Review / The Science of Breakable Things

20210120ma_0200Book: The Science of Breakable Things (2018)
Author: Tai Keller
Genre: MG, Contemporary [STEM]

Basic plot: Natalie’s botanist mom is locked away in her room, dealing with depression, and Natalie doesn’t know what to do about it. Then she hits on a way that might bring Mom back. If only she can win the money from an egg drop contest, she and her mom can travel to see the blue orchids that survived against impossible odds. With some good friends helping her, they’re sure to win, right? 


1) I was definitely rooting for Natalie in this book. When we meet her, she’s already dealing with a mom who’s gone into a severe depression. And her dad’s doing the best he can but slips into counselor-mode (his job). Sometimes, it’s hard to read about people with depression. But this is very much a reality in our world, and it’s also good to know that other kids are dealing with this type of thing as well. 

2) Natalie, of course, has a quirky friend named Twig. And even though I’m usually averse to names like that, in this case, it works for me. (She’s actually named after Twiggy, the model from the 60s.) Anyhow, Twig is a bright spot in Natalie’s world. And like how Keller also brings in (Slight Spoiler) Dari, the nerdy kid they team up with. (End Spoiler)

3) And then there’s the teacher, Mr. Neely! I love this guy. With all his enthusiasm and hashtags, he’s a memorable character. (More on the hashtags later.) I love how he gets Natalie to work on the Egg Drop.

4) And on to the Egg Drop! Okay, this was definitely the fun part of the book. Seeing the designs sketched out in illustration was great. To me, this seemed like it should have been the climax, but it wasn’t quite.

5) I did already briefly mention the illustrations, but I’m going to bring them up again. I think illustrations worked particularly well in this book due to the scientific process being highlighted.


1) (SPOILER!) MC finds out that the blue orchid she and her mother were growing (the one that her mom let die) is really a blue iris. As the daughter of a botanist, she didn’t notice? In my limited gardening experience, orchids can, well, live practically forever, but irises die quite quickly (within a few days at best). This whole depression thing has been going on for a while, so the timeline doesn’t make sense to me. (End Spoiler)

2) The waste of perfectly good eggs was hard for my frugal-non-food-wasting brain to read about!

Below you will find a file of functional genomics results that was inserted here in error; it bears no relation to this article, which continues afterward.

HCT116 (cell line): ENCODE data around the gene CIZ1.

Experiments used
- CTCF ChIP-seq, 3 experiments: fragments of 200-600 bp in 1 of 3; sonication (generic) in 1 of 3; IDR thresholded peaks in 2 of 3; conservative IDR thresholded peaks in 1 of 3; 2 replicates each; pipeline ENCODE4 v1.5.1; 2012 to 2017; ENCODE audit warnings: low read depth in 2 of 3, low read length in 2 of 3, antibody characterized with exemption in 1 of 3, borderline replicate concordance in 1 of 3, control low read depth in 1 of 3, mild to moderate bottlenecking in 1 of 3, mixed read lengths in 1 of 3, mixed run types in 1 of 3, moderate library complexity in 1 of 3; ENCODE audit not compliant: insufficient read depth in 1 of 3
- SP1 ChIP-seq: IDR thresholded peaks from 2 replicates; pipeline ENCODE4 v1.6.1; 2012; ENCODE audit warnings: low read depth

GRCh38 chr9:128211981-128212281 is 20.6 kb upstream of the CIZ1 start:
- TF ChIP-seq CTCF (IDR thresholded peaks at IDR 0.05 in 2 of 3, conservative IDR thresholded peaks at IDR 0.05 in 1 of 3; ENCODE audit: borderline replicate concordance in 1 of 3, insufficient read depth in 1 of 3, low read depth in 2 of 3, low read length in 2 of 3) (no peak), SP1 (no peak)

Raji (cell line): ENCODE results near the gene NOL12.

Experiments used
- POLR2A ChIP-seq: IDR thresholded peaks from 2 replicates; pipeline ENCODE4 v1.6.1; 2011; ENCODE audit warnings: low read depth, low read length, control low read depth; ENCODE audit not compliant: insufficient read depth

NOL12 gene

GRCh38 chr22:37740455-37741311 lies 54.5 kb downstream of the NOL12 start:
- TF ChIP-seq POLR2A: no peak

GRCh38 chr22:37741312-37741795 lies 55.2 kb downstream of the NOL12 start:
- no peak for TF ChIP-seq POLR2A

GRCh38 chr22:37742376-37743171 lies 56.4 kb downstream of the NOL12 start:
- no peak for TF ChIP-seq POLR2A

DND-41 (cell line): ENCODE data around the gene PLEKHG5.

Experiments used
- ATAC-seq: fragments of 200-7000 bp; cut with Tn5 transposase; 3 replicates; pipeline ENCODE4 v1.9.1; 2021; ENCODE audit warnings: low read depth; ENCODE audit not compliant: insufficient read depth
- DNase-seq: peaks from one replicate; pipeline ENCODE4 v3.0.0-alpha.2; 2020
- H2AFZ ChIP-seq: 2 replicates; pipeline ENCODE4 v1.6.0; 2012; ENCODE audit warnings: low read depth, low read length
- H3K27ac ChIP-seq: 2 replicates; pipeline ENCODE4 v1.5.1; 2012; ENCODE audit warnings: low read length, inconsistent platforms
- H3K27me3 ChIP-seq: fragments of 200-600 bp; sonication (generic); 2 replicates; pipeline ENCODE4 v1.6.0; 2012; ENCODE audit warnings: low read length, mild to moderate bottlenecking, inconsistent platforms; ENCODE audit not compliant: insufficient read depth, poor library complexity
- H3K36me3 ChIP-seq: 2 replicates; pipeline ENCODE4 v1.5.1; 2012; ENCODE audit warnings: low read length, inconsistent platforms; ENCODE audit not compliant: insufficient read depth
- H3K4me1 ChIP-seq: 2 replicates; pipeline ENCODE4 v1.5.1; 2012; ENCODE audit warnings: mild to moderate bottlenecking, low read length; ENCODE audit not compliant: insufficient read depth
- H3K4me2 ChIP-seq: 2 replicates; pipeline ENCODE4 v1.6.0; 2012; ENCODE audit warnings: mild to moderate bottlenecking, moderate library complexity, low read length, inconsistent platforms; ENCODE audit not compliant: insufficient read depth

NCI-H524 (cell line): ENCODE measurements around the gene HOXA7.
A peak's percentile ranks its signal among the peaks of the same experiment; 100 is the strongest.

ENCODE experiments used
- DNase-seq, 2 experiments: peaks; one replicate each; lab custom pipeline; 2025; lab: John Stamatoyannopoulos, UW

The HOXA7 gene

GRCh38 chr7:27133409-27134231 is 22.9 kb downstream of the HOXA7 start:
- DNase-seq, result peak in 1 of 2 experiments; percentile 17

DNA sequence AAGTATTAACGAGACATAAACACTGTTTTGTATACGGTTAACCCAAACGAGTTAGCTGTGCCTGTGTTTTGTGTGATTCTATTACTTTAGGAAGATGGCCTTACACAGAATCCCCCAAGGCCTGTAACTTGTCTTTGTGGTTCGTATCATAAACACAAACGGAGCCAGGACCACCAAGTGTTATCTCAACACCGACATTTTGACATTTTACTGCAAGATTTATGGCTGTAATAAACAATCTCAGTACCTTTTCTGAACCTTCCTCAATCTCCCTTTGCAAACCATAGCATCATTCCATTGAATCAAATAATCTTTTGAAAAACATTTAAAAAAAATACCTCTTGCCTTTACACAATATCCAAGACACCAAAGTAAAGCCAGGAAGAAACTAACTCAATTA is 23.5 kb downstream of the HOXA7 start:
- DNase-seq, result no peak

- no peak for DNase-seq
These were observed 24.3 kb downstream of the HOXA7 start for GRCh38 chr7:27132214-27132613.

3) Another teeny-tiny thing that bothered me was that Mr. Neely would sometimes put the letter ‘z’ instead of ‘s’ at the end of his hashtags. I’m fine with the hashtags. But I do like correct spelling, especially when it comes to #teacherz … (It pained me to write that!)


I love the idea of a book about an egg drop. I never did one myself, but when I taught school, the sixth, seventh, and eighth-grade science classes did one. They dropped the eggs from the roof of our three-story building. (I can’t remember if any of their eggs survived or not!) Anyhow, if you can handle the sad parts of Natalie’s mom (i.e. a mom dealing with depression), and want to read about egg drops, then I’d recommend this book for you.


Have you read this book? What are your thoughts? I’d love to hear your thoughts in the comments!

Note: I’m posting this for Greg Pattridge’s Marvelous Middle-Grade Monday

16 thoughts on “Review / The Science of Breakable Things

  1. Sounds like a lot of symbolism in this story with mental illness and the egg drop. But, I’m always glad to see another book about depression where kids may see and feel that they aren’t alone when they are living with a depressed parent. Excellent review and thanks for the recommendation!

    Liked by 2 people

  2. I will admit up front that I have been a part of many egg drops. Kids get so inspired by creating the perfect place to rest their egg. I also will have to admit that I put this book on my to be read list several years ago and somehow it dropped off. Your review has put it back on there and I hope to immerse myself in the plot soon.

    Liked by 2 people

  3. I’ve never done an egg drop, but I did launch an egg in a rocket and then have it parachute down! It was super fun. An egg drop feels like such a metaphoric but also relatable way to talk about severe depression. It’s a really heavy topic and easy to slip into hopelessness if written about wrong. Glad to hear good things about this one! Thanks!

    Liked by 1 person

  4. What a timely review, considering that Keller just won the Newbery for another of her books! This book sounds really powerful, and I love the egg-drop aspect—I did an egg drop in school where I built a really complicated device that did not protect the egg, while another kid put the egg inside of a Tupperware filled with cotton balls and it survived. I’m still mildly disgruntled. 😉 Also, I do agree that hashtags like #teacherz are unacceptable! Thanks for the great review!

    Liked by 1 person

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